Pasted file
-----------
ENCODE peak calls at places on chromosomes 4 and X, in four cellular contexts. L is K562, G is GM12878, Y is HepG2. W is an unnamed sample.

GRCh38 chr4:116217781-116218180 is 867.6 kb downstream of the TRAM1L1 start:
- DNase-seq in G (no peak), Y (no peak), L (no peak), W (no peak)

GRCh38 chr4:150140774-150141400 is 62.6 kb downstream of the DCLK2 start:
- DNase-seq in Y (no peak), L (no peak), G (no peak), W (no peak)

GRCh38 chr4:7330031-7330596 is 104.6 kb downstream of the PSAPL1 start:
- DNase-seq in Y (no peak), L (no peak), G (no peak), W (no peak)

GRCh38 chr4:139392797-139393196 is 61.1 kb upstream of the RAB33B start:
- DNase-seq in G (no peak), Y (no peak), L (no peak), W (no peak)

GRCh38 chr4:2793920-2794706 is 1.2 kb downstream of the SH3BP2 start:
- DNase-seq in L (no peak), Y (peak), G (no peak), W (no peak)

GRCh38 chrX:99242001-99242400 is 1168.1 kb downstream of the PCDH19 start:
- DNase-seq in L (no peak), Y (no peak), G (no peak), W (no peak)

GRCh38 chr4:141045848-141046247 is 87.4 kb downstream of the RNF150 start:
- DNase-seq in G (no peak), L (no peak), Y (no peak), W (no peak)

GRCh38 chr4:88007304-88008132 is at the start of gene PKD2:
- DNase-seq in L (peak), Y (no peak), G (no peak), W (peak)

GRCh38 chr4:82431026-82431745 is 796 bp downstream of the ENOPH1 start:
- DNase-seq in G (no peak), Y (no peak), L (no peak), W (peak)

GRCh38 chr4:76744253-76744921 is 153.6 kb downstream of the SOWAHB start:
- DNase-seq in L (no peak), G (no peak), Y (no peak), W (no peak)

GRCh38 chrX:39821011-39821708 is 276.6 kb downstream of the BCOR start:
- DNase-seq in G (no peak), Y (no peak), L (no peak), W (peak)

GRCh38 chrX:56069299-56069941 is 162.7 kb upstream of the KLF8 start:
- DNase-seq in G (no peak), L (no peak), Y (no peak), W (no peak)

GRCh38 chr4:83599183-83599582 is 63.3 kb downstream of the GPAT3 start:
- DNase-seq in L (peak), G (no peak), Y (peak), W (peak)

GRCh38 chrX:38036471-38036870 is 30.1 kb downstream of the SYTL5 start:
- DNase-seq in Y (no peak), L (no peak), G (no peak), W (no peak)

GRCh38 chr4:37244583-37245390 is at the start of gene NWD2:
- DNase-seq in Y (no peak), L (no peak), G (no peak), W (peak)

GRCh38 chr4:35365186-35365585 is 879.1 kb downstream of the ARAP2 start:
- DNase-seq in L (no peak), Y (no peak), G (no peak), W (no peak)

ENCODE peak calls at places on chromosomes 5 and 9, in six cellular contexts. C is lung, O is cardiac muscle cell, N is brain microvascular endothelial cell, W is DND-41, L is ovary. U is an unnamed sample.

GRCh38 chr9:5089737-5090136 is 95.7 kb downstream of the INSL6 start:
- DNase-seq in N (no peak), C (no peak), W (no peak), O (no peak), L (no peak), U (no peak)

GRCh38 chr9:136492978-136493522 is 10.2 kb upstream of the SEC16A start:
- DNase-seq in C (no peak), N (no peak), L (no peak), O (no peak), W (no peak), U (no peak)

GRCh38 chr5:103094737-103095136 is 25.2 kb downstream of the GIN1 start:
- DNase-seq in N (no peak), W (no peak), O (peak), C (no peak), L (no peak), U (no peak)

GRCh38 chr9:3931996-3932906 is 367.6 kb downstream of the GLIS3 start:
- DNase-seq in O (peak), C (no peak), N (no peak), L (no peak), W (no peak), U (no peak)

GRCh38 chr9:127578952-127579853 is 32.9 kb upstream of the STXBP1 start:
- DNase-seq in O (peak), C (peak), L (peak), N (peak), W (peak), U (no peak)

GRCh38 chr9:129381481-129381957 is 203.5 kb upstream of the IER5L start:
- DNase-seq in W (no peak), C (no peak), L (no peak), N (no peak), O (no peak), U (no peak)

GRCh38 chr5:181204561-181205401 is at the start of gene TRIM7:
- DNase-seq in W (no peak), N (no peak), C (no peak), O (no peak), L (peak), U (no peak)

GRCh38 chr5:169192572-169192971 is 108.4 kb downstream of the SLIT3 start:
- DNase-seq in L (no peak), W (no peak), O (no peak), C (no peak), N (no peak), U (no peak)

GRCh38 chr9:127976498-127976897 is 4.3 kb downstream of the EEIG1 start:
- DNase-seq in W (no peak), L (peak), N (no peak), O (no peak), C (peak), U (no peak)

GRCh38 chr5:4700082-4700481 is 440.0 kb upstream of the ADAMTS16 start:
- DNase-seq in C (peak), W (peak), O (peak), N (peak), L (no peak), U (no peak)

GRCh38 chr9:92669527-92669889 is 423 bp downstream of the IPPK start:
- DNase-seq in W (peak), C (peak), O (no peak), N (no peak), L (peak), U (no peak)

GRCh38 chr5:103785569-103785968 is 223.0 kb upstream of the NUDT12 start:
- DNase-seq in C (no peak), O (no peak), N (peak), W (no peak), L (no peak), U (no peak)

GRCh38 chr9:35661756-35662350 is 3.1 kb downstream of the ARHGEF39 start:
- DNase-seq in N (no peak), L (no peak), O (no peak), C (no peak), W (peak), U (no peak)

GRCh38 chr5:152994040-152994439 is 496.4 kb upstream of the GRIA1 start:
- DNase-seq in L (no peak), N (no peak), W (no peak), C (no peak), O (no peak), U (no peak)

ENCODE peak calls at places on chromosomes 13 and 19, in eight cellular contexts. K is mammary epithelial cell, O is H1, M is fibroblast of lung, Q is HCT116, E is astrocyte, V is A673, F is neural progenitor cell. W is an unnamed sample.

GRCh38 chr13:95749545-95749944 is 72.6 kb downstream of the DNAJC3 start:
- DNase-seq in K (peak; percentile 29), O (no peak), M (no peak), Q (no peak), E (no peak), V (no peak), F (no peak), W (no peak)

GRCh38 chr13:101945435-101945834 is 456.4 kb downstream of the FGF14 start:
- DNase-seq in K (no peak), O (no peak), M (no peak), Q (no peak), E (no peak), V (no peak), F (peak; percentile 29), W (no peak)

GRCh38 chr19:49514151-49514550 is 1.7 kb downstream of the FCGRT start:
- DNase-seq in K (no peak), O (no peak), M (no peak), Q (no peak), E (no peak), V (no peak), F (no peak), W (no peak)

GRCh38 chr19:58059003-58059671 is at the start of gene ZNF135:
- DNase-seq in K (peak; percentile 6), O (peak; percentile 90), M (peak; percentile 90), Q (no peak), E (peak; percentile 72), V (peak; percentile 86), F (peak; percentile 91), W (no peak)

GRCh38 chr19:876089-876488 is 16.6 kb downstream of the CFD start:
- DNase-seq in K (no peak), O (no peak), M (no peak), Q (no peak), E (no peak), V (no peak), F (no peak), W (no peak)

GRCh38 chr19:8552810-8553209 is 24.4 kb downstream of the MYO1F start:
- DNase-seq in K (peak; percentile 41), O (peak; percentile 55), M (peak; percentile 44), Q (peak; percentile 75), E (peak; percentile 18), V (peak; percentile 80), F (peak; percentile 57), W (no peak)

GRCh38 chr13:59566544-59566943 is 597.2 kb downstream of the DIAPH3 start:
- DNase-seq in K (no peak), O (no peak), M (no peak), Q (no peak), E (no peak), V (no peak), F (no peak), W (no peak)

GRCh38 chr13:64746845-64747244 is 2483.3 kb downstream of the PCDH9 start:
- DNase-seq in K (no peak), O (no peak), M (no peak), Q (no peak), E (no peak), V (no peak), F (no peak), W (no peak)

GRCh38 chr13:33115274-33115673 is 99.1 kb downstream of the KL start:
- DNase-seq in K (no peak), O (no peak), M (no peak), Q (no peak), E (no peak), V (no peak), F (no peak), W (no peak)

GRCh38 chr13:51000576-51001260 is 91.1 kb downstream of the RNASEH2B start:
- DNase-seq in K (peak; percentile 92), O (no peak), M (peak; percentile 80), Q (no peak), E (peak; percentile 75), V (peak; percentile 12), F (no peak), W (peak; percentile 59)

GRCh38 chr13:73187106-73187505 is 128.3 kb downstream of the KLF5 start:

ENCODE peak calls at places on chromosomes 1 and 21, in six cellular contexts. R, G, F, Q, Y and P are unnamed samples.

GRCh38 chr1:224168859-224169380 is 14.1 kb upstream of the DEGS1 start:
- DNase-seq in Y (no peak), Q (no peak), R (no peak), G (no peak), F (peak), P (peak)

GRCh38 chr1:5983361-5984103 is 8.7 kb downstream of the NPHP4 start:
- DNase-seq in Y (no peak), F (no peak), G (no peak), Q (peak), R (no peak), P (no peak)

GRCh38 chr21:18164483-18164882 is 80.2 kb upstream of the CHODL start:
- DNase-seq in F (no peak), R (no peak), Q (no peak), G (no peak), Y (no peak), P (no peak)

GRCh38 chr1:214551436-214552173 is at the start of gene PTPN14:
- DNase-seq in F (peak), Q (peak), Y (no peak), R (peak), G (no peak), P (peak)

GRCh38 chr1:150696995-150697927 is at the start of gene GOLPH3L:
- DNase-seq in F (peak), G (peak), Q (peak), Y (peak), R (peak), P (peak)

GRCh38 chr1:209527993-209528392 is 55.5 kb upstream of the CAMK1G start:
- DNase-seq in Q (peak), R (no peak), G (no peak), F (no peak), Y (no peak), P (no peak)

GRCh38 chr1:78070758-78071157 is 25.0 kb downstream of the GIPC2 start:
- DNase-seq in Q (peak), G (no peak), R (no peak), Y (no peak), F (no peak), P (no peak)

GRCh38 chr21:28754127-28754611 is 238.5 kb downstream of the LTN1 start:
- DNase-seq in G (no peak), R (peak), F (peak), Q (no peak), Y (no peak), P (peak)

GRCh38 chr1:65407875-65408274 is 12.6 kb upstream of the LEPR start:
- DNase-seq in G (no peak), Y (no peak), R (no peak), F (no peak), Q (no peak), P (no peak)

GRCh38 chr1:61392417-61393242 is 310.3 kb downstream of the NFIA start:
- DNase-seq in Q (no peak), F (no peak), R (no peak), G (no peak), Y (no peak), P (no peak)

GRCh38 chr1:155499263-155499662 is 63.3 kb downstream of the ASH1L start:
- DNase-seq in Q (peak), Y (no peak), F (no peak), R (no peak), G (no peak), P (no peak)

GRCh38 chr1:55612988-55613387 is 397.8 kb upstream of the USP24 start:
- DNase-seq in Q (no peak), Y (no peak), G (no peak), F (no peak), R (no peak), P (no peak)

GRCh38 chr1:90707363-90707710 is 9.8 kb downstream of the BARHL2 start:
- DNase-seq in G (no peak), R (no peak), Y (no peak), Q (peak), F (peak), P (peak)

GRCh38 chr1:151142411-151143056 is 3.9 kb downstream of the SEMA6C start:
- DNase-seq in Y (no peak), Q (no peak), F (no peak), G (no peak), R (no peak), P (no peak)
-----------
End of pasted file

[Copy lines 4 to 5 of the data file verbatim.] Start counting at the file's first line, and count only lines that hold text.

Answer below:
GRCh38 chr4:150140774-150141400 is 62.6 kb downstream of the DCLK2 start:
- DNase-seq in Y (no peak), L (no peak), G (no peak), W (no peak)